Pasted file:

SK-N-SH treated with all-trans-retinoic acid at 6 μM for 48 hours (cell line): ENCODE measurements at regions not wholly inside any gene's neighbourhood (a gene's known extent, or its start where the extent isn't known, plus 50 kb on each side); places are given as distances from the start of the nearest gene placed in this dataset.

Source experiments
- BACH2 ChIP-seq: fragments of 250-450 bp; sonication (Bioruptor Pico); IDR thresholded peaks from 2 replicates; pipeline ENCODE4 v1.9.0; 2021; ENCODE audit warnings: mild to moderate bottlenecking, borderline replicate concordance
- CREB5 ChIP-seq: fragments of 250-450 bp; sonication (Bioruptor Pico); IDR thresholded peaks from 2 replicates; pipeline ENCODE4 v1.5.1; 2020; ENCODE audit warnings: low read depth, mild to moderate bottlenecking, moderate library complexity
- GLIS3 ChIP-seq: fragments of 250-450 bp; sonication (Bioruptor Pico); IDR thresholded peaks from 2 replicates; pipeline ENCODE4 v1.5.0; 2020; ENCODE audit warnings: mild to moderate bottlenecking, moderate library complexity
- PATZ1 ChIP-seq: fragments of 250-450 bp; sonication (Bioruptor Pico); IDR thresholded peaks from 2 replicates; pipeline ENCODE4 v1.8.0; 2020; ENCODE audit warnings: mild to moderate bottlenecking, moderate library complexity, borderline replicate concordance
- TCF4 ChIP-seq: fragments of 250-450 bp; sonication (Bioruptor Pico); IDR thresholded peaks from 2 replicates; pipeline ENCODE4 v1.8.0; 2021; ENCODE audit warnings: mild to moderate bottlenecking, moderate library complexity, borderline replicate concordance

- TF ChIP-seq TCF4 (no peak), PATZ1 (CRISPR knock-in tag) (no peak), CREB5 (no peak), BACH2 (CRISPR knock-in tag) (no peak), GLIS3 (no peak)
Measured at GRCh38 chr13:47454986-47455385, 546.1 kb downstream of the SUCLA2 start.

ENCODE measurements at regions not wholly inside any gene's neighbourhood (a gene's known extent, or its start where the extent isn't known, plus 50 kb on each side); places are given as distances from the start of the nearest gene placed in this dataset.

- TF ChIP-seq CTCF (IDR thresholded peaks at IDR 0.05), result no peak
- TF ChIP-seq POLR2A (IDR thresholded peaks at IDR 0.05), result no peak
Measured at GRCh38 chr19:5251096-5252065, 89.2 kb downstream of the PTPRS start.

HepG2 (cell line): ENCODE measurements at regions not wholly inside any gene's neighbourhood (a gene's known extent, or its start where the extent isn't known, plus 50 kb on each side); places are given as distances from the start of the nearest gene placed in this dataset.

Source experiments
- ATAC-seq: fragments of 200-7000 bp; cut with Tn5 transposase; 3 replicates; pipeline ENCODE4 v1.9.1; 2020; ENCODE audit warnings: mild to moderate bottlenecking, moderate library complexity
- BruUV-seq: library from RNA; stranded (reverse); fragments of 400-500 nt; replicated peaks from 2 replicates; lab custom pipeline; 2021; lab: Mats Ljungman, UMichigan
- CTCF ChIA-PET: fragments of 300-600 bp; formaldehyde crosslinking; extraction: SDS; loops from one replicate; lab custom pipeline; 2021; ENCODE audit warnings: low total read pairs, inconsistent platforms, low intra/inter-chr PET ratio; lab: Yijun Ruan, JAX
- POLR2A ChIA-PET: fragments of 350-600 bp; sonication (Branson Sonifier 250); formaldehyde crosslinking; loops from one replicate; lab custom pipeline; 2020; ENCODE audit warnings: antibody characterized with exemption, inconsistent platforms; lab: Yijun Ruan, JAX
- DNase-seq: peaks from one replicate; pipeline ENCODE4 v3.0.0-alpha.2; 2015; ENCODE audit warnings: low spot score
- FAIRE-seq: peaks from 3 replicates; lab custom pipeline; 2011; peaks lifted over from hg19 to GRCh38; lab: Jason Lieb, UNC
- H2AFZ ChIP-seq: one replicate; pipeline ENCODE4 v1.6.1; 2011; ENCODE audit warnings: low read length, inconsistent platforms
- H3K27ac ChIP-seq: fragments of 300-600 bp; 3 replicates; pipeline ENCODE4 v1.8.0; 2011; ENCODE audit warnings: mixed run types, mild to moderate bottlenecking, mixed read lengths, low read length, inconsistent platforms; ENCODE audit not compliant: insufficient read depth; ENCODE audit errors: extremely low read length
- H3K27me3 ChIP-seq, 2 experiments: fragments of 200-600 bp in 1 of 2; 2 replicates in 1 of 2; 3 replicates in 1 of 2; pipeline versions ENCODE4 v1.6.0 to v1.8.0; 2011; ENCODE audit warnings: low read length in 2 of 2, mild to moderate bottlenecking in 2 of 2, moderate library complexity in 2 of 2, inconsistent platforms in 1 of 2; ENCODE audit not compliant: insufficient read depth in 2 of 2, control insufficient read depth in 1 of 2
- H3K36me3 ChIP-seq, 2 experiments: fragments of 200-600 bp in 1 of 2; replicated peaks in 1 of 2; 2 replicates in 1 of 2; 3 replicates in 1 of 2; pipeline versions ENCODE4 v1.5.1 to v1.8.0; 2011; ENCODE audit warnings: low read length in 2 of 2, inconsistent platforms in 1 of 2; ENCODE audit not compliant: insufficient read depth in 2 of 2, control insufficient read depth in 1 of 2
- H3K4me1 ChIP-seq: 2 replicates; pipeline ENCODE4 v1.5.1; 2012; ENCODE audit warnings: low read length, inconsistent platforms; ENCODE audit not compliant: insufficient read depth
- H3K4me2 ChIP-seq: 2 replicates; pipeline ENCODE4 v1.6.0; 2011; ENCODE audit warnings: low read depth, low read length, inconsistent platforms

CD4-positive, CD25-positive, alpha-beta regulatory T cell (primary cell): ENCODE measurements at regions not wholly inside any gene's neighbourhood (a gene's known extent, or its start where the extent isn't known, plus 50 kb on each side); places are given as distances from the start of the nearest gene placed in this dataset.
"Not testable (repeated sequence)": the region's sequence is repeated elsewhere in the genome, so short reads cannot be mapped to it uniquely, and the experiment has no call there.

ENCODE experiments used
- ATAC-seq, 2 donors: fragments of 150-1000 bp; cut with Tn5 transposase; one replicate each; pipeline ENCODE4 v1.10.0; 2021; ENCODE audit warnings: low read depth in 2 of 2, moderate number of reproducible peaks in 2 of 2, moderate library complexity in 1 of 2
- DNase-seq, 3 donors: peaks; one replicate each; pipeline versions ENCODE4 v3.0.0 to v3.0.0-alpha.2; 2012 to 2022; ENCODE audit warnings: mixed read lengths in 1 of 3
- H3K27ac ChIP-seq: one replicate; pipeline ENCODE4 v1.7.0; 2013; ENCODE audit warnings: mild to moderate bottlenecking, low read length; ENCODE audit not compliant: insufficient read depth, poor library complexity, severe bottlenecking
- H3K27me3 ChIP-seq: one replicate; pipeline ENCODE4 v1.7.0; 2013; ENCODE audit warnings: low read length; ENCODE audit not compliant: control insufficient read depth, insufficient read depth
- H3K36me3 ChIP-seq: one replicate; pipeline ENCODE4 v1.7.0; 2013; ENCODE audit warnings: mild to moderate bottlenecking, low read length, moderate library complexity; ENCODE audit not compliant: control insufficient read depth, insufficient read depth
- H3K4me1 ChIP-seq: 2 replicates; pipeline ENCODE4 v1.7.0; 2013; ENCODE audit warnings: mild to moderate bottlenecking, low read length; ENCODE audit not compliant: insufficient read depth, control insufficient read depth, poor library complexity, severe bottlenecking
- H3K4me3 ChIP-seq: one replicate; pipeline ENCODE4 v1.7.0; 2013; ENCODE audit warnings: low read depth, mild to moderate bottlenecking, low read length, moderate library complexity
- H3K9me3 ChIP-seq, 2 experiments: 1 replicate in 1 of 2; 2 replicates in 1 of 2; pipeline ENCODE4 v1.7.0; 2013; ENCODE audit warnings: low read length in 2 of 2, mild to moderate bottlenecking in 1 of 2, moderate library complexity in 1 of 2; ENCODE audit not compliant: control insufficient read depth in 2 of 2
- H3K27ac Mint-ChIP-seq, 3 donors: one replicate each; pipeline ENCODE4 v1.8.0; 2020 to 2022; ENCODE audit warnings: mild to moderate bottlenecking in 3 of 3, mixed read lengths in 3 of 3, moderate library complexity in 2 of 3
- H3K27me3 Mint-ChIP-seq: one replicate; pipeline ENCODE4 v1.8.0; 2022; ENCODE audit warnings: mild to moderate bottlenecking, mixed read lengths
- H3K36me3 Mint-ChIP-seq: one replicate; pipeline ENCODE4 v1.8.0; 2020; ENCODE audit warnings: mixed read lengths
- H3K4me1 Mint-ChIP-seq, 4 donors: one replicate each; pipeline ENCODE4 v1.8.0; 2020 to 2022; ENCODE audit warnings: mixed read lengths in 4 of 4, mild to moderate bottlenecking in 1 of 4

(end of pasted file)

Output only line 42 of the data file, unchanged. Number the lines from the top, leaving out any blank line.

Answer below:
- H3K4me1 Mint-ChIP-seq, 4 donors: one replicate each; pipeline ENCODE4 v1.8.0; 2020 to 2022; ENCODE audit warnings: mixed read lengths in 4 of 4, mild to moderate bottlenecking in 1 of 4